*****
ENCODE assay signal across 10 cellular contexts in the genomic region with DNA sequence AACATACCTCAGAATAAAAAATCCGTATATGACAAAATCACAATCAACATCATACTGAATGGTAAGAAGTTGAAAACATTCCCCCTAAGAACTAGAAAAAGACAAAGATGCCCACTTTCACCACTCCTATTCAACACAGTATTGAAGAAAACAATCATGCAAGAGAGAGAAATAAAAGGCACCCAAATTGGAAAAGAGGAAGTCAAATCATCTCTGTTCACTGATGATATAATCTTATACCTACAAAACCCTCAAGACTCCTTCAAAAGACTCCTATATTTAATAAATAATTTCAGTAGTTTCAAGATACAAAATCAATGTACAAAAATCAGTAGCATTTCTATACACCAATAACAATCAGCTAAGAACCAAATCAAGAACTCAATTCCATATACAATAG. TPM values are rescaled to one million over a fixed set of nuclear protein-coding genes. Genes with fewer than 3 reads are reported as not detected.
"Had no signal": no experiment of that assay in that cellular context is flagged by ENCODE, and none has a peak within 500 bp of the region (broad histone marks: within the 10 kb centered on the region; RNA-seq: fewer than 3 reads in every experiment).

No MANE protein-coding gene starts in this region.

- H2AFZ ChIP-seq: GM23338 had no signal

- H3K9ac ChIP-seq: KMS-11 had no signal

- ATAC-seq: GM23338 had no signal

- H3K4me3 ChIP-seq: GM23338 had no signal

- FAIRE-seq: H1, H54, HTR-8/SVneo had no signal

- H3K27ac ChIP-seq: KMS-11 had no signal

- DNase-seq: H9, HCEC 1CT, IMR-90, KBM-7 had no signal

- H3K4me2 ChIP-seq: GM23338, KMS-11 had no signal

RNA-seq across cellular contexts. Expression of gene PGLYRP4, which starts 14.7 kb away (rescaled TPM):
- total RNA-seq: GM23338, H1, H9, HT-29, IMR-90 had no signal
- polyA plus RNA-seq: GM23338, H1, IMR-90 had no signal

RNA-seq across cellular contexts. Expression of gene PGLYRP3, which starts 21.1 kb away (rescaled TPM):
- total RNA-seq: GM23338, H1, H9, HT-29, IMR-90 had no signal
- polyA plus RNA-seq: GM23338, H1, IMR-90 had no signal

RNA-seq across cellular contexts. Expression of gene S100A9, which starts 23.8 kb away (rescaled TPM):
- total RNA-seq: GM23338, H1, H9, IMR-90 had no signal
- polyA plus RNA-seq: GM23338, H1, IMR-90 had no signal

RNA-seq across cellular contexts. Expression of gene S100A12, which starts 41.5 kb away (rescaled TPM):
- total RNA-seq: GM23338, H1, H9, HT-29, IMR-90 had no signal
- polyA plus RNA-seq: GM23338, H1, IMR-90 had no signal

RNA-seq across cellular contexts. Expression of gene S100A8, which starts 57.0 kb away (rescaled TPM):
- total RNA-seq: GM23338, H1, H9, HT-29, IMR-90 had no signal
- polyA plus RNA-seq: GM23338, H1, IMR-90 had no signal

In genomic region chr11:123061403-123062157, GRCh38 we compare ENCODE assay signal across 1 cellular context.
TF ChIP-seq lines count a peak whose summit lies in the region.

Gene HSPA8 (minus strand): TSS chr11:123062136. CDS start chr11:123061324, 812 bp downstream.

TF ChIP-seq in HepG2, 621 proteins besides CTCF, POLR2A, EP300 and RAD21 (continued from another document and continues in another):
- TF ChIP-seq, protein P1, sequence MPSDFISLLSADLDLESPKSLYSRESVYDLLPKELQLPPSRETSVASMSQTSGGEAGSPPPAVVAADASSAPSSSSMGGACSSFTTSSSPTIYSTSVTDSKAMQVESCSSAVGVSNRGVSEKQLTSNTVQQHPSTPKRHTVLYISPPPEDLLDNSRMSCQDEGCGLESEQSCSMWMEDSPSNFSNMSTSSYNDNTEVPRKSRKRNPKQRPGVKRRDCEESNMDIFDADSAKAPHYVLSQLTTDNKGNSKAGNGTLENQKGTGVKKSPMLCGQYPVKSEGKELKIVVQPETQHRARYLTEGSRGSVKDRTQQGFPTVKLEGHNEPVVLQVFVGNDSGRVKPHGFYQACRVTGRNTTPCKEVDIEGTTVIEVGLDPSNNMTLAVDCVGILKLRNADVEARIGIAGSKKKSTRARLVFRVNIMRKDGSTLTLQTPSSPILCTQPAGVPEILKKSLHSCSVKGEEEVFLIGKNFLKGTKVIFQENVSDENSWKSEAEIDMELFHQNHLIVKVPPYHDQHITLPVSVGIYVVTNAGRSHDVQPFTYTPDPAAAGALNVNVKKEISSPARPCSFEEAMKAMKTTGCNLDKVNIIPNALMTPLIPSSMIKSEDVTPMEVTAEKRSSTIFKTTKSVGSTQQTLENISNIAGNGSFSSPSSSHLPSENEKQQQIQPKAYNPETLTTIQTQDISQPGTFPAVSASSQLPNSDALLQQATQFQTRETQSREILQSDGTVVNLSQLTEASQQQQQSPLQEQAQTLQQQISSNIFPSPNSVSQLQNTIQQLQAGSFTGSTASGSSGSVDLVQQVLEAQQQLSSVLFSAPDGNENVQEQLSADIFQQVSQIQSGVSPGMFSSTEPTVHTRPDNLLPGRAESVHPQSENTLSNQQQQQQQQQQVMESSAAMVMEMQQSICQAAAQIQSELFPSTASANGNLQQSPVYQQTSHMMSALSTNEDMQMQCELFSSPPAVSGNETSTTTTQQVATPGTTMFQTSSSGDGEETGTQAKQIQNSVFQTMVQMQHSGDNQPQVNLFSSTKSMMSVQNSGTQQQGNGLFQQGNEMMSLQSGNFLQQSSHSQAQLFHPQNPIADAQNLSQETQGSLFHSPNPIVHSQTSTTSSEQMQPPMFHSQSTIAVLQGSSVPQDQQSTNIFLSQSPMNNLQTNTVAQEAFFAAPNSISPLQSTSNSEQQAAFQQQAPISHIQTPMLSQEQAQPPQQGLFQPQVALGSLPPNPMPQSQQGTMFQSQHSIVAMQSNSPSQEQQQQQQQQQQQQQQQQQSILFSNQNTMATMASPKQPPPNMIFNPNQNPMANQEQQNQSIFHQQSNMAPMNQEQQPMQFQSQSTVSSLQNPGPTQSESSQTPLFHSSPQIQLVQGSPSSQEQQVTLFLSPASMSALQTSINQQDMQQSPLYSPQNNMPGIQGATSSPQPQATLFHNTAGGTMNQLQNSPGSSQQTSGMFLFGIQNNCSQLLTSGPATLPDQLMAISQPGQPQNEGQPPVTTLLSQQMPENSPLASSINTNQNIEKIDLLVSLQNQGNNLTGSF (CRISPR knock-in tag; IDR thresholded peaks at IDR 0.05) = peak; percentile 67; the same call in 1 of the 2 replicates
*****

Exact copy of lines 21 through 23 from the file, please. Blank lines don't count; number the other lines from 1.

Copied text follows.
RNA-seq across cellular contexts. Expression of gene S100A12, which starts 41.5 kb away (rescaled TPM):
- total RNA-seq: GM23338, H1, H9, HT-29, IMR-90 had no signal
- polyA plus RNA-seq: GM23338, H1, IMR-90 had no signal